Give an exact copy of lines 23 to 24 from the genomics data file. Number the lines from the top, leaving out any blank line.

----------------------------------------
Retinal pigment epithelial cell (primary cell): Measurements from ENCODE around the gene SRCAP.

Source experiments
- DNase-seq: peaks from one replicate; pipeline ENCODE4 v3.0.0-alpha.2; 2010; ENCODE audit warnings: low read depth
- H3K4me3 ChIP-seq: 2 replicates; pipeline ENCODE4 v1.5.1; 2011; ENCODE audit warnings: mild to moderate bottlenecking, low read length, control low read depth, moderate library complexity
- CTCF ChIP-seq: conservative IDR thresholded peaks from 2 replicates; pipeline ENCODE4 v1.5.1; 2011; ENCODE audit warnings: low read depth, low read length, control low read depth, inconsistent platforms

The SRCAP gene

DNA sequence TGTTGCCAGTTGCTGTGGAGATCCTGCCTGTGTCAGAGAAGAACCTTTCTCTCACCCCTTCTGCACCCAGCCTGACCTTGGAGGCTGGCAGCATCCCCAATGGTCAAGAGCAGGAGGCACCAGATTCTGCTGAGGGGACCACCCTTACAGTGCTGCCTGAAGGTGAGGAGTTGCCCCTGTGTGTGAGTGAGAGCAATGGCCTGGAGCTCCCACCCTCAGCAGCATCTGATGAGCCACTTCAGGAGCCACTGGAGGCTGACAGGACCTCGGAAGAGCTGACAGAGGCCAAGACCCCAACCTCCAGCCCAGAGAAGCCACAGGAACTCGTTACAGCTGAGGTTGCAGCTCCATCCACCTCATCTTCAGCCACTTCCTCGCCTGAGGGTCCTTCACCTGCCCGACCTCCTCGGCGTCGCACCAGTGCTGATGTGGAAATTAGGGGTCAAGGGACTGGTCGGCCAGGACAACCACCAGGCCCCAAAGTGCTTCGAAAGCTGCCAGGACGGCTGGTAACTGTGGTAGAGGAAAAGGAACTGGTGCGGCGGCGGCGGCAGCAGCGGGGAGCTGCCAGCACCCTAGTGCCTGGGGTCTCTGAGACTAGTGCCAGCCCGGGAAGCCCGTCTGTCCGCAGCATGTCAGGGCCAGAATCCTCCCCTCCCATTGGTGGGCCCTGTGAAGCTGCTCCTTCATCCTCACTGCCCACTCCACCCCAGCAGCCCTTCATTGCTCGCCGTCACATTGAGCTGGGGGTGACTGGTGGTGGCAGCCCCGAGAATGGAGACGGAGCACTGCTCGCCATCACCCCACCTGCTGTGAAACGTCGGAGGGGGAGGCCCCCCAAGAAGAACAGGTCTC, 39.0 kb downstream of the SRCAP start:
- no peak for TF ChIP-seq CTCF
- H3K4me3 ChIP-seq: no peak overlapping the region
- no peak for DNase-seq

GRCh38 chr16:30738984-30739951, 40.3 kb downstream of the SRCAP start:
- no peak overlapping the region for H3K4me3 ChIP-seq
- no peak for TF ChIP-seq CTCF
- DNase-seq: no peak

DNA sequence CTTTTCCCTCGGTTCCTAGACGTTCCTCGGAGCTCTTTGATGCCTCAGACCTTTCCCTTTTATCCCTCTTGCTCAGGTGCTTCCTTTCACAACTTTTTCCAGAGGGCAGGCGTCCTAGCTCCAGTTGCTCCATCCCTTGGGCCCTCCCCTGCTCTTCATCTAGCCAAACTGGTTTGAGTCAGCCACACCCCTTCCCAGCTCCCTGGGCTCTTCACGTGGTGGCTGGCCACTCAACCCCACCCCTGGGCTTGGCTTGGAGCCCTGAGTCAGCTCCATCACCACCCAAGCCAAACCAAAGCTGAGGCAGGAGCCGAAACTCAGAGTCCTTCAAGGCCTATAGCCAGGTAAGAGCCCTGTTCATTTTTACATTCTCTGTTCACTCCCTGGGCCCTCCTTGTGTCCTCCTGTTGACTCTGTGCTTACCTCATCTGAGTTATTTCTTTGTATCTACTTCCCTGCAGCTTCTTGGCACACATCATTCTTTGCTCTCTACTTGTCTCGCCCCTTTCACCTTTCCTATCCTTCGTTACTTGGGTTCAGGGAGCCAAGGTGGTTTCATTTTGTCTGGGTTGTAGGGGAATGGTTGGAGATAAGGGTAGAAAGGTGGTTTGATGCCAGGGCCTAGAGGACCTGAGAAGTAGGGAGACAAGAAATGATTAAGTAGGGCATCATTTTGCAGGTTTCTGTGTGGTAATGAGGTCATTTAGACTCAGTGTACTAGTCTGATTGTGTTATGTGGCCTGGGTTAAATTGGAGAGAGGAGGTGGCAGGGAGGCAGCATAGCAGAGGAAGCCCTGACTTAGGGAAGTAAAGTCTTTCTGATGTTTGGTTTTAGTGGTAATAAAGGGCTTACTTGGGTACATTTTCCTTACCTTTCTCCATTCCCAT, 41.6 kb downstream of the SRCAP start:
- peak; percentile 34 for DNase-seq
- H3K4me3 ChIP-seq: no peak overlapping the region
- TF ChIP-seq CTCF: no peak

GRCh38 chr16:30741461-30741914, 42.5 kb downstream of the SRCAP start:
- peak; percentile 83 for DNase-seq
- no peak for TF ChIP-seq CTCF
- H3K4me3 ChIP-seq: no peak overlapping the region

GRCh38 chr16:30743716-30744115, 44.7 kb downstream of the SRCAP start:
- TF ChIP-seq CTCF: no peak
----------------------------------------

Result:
GRCh38 chr16:30743716-30744115, 44.7 kb downstream of the SRCAP start:
- TF ChIP-seq CTCF: no peak